Cujo (1983)

Cujo (1983)

“There’s no such thing as real monsters; only in stories.”

A woman (Dee Wallace) who has recently confessed to her husband (Daniel Hugh-Kelly) that she’s been having an affair with a local handyman (Christopher Stone) takes her son (Danny Pintauro) with her to get their car repaired at the home of a mechanic (Ed Lauter) who has just gone away for the week, and a rabid dog named Cujo is lying in wait for victims.

Genres, Themes, Actors, and Directors:

  • Horror Films
  • Infidelity
  • Killer Animals
  • Stephen King Adaptations
  • Survival
  • Trapped

Response to Peary’s Review:
Peary writes that this “simply plotted, surprisingly nerve-racking adaptation of Stephen King’s novel” is “fast-paced,” with “economical direction by Lewis Teague, who’d later direct King’s Cat’s Eye.” He points out that while it’s “a good date movie”, it “may be too frightening for little kids” — no kidding! (There is no way I would show this film to my own kids, currently ages 8, 10, and 12.) However, I agree with Peary that it’s a nifty little flick, one which generates a surprising amount of suspense and terror given the (necessarily) limited setting and circumstances. Wallace is highly sympathetic as a woman given the ultimate opportunity to atone for her transgressions (she becomes the epitome of a bad-ass mom), and Pintauro is one of the more natural kid actors to grace the screen. Fine cinematography and location shooting add to the appeal of this movie, which remains worth a look.

Redeeming Qualities and Moments:

  • Dee Wallace as Donna
  • Danny Pintauro as Tad
  • Fine location shooting (albeit in Northern California rather than Maine)
  • Atmospheric cinematography
  • Many highly effective sequences

Must See?
Yes, as a good (horror) show.


  • Good Show


2 thoughts on “Cujo (1983)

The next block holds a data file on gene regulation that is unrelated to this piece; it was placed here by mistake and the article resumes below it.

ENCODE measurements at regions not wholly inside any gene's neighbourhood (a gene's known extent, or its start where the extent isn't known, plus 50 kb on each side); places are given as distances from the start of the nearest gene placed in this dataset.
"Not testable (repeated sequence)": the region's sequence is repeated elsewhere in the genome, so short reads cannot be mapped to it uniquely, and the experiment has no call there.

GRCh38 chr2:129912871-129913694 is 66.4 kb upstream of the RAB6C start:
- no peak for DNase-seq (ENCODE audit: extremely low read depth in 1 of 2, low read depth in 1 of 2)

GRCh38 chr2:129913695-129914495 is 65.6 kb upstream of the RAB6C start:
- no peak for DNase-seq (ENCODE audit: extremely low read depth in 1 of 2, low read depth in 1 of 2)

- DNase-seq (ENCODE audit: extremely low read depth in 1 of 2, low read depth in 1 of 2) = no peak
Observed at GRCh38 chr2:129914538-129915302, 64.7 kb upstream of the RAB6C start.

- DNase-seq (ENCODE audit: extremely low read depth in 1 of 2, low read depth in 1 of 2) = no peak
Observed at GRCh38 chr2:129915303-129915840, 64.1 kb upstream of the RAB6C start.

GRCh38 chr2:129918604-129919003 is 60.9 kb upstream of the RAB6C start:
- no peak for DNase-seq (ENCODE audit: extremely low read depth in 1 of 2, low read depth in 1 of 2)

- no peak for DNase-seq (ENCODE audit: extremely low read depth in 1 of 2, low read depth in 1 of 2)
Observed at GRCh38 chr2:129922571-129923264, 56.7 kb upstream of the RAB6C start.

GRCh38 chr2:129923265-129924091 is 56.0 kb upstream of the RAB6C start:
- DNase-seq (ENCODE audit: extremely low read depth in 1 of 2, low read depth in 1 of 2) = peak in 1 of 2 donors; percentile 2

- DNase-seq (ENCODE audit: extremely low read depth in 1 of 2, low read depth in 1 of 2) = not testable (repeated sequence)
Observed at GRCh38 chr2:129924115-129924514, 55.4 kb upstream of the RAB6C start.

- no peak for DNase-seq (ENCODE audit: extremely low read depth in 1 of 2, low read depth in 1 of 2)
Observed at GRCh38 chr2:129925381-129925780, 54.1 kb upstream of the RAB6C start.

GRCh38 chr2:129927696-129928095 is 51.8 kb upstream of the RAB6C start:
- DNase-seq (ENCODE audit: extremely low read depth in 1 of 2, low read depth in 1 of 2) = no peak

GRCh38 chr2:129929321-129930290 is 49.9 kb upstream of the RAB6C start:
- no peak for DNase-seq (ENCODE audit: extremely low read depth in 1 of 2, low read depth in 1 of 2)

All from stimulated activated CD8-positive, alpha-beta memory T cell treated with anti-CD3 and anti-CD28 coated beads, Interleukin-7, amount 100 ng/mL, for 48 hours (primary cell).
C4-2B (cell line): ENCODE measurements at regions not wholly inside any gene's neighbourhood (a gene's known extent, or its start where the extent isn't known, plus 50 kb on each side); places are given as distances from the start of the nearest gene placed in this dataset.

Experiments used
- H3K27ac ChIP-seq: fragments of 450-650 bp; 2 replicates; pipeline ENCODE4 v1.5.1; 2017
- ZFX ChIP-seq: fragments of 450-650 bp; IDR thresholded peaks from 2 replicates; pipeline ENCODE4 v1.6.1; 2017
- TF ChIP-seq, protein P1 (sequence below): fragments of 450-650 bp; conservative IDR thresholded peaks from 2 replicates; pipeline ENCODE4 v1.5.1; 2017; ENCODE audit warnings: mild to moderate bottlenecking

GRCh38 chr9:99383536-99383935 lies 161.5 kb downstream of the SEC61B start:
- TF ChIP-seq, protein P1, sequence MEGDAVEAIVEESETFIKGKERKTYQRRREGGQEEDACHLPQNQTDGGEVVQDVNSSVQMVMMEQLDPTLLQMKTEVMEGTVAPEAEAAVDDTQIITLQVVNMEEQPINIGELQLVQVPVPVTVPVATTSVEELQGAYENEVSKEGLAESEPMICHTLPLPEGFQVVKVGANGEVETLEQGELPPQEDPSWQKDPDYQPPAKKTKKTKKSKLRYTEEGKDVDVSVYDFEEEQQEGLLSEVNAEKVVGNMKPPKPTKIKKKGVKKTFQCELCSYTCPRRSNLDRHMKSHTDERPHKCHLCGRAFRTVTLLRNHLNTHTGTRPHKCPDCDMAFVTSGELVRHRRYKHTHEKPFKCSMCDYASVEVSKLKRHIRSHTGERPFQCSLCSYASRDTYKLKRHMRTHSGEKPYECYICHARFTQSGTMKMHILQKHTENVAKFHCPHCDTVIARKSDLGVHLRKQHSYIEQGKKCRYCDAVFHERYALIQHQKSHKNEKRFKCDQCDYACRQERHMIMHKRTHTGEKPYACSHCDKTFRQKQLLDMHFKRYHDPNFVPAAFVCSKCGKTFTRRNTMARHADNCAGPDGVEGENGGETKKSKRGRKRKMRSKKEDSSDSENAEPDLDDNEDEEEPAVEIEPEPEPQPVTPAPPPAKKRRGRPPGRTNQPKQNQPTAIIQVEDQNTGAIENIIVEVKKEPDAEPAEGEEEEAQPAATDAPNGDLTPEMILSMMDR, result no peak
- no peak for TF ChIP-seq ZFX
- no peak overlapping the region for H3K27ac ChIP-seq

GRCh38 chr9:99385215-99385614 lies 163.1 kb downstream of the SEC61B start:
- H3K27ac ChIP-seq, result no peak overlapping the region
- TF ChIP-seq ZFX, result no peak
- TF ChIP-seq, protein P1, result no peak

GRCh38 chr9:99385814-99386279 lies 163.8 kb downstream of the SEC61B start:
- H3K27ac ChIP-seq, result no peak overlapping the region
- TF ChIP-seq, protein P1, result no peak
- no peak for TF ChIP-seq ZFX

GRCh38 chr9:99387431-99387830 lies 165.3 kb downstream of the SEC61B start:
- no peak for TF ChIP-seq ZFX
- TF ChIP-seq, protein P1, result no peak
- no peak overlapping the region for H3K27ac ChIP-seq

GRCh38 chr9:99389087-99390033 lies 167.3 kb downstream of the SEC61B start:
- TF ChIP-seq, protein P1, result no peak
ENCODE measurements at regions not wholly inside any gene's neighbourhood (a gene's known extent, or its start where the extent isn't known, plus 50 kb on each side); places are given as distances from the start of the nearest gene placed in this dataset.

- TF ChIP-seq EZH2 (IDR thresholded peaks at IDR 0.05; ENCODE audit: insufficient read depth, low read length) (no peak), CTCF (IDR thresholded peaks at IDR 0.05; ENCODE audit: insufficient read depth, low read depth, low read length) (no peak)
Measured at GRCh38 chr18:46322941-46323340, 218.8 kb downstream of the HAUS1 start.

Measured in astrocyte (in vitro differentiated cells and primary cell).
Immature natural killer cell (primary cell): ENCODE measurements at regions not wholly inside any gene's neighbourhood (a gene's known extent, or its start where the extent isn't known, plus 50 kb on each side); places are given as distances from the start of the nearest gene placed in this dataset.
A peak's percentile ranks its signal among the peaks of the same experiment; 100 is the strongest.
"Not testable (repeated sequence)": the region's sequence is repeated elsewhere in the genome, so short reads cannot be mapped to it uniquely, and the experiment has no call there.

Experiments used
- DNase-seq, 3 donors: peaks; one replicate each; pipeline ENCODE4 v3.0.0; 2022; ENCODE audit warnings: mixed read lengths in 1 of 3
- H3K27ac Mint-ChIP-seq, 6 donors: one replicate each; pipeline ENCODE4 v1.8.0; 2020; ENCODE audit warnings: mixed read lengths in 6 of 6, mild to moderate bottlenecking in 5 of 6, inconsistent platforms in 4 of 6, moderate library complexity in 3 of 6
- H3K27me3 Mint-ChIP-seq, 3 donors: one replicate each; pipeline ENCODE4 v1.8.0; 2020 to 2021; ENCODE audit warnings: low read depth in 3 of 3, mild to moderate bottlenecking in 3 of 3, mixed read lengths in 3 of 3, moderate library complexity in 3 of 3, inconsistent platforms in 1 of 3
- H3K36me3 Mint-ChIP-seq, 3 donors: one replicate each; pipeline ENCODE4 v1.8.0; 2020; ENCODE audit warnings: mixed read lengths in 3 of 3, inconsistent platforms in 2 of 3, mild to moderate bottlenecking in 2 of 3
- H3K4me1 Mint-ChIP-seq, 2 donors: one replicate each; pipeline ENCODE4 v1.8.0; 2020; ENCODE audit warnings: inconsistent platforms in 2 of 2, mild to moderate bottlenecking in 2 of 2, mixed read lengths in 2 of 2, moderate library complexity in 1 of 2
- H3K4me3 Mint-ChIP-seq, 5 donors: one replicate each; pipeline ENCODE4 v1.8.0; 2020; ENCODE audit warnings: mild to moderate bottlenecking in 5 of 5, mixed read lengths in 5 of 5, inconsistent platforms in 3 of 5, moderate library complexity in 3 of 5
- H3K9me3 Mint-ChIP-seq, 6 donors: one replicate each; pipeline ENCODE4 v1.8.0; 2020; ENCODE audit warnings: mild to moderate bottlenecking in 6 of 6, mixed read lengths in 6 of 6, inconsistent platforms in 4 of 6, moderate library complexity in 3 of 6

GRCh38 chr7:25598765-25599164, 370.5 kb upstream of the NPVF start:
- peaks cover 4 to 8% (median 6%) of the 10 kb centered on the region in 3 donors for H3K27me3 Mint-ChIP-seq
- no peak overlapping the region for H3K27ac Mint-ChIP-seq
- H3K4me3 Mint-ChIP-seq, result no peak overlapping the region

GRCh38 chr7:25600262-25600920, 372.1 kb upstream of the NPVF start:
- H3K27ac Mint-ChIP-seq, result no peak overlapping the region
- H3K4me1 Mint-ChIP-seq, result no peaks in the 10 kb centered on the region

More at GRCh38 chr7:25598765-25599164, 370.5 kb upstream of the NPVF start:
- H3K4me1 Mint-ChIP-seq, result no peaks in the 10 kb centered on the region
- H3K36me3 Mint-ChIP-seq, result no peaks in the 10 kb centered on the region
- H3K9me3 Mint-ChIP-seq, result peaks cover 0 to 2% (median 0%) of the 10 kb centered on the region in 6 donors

1. Not must-see; only for Stephen King fans.

    This is a King novel I haven’t read but my understanding is that the novel is more complex than the film. In the film adaptation, what we get is an inorganic cross of adulterous affair with terror striking in the form of a rabid dog.

    Is this a spin on cinema’s ‘woman must pay for sin’ trope? Maybe. But it’s simply an exercise in ‘who will win out?’. (As well, Stone’s character becomes schizophrenic in a way that doesn’t exactly make sense but it makes for added drama.)

    For what it is, it’s competent-enough and King fans may be more or less satisfied. But a date movie?! I wonder which two people would be on that date. 😉

  2. ⭐️⭐️⭐️ out of ⭐️⭐️⭐️⭐️

    Slight, but effective horror flick based on a minor Stephen King novel. The first half of the film is devoted to the build up to the siege showdown and the failing marriage of Stone’s character.

    Well done all round and not as nihilistic as the 1981 book, which is a blessing. Charles Bernstein’s score is effective and on occasion reminded me of Carpenter-Howarth’s work, if only fleetingly.

    Not must see for film buffs though.

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